panasonic 3d lidar

Panasonic develops 3D lidar sensor for autonomous mobile robots

Panasonic has developed a 3D lidar – light detection and radar – sensor that it says accurately measures the direction of and distance to objects with a wide angle of view, which is critical for autonomous operation of mobile robots.

Employing Panasonic’s propriety laser-scanning technology, the 3D lidar is capable of scanning the laser as wide as up to 60 degrees vertically and 270 degrees horizontally to achieve stable operation of autonomous robots.

Sample shipments will start in January 2018, and Panasonic will exhibit the 3D lidar at Ceatec Japan event, from October 3 to 6, 2017. 

The wide scanning angle of the newly developed 3D LiDAR helps the detection of objects on the ground precisely as well as the roughness of the ground surface. In addition, the range of scanning angles and the resolution can be tailored precisely by adjusting the rotation angle and speed of the mirrors in the system. This feature gives users accuracy and flexibility to choose the most appropriate conditions for the measurement depending on their usage. That will facilitate the wide-spread use of autonomous robots[2] that navigate inside or outside facilities with moving objects around, including people.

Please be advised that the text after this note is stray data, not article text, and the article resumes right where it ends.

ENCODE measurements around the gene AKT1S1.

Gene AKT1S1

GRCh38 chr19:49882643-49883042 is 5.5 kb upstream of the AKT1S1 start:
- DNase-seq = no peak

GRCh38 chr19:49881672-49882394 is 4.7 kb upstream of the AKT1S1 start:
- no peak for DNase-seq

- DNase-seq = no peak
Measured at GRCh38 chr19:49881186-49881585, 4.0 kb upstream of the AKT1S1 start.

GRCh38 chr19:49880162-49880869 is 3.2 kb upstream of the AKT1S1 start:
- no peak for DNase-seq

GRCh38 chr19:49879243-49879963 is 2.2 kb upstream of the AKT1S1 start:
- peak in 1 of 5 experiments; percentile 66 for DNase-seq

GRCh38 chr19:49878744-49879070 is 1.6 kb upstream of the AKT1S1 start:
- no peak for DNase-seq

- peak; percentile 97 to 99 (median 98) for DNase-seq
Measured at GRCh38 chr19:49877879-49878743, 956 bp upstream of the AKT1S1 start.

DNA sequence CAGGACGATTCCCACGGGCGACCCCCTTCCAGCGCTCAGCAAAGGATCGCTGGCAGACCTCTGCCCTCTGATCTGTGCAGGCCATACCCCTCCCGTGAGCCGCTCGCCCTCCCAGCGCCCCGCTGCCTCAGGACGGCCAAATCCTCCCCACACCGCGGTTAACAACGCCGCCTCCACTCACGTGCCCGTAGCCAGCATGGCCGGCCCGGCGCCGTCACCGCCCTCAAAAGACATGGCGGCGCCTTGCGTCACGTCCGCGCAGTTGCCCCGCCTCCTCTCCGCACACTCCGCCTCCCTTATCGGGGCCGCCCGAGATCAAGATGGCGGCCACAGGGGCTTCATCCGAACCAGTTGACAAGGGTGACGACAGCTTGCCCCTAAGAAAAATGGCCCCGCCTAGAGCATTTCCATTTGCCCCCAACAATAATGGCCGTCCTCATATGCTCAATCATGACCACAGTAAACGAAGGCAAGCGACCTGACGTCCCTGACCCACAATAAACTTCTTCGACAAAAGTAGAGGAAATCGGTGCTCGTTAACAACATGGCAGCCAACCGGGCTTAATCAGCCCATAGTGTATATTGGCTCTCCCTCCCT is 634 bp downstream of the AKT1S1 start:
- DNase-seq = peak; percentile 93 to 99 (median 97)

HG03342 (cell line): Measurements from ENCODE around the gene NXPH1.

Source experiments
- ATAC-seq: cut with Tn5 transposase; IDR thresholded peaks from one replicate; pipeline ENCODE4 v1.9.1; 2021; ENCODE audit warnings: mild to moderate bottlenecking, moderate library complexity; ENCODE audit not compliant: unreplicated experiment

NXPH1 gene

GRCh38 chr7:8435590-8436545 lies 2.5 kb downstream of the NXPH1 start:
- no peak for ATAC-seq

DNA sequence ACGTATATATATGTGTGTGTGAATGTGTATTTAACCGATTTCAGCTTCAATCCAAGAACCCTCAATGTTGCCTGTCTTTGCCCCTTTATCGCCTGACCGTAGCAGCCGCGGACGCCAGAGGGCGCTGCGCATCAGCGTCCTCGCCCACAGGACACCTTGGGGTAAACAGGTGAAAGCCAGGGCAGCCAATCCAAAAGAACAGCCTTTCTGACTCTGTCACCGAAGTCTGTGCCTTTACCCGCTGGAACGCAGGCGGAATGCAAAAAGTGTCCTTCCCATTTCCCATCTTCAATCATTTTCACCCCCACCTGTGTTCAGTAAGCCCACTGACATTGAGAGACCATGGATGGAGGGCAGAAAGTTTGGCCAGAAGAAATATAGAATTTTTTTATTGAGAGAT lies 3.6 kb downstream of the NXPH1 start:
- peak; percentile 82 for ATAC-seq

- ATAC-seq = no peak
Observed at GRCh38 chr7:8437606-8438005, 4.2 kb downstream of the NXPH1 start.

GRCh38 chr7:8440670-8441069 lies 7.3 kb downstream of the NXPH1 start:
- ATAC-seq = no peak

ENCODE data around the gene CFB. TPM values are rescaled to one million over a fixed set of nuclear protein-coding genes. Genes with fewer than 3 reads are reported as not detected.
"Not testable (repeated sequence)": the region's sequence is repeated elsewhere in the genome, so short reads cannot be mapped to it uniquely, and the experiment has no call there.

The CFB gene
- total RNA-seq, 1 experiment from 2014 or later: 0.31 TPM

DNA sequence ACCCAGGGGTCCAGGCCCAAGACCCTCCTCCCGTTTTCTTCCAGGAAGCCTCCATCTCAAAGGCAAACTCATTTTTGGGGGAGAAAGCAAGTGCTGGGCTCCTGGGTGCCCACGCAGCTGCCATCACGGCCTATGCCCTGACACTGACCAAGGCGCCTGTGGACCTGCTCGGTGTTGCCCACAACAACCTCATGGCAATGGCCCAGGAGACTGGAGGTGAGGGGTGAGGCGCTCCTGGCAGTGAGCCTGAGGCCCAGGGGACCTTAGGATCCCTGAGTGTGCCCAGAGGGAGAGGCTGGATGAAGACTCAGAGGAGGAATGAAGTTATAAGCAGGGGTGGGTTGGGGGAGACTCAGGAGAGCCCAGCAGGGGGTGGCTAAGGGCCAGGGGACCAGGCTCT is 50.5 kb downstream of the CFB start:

Panasonic’s new 3D lidar has the following features:

  • Wide view angles – 60 degrees in vertical and 270 degrees in horizontal directions
  • Variable detection settings for viewing angles and resolution in vertical
  • Accurate detection under strong sunlight

Autonomous robots need to detect the condition of the ground as well as the objects around them since they will be operated inside and/or outside facilities with many moving objects including people.

Conventional 3D LiDARs that are designed for autonomous driving of automobiles cannot scan the laser in a wide range of vertical angles.

Therefore, they cannot precisely detect the conditions of the ground.

For this reason, conventional lidars need to be combined with other sensors that can detect the ground condition, says Panasonic, which adds that this results in complicated configuration and the design of the autonomous robots.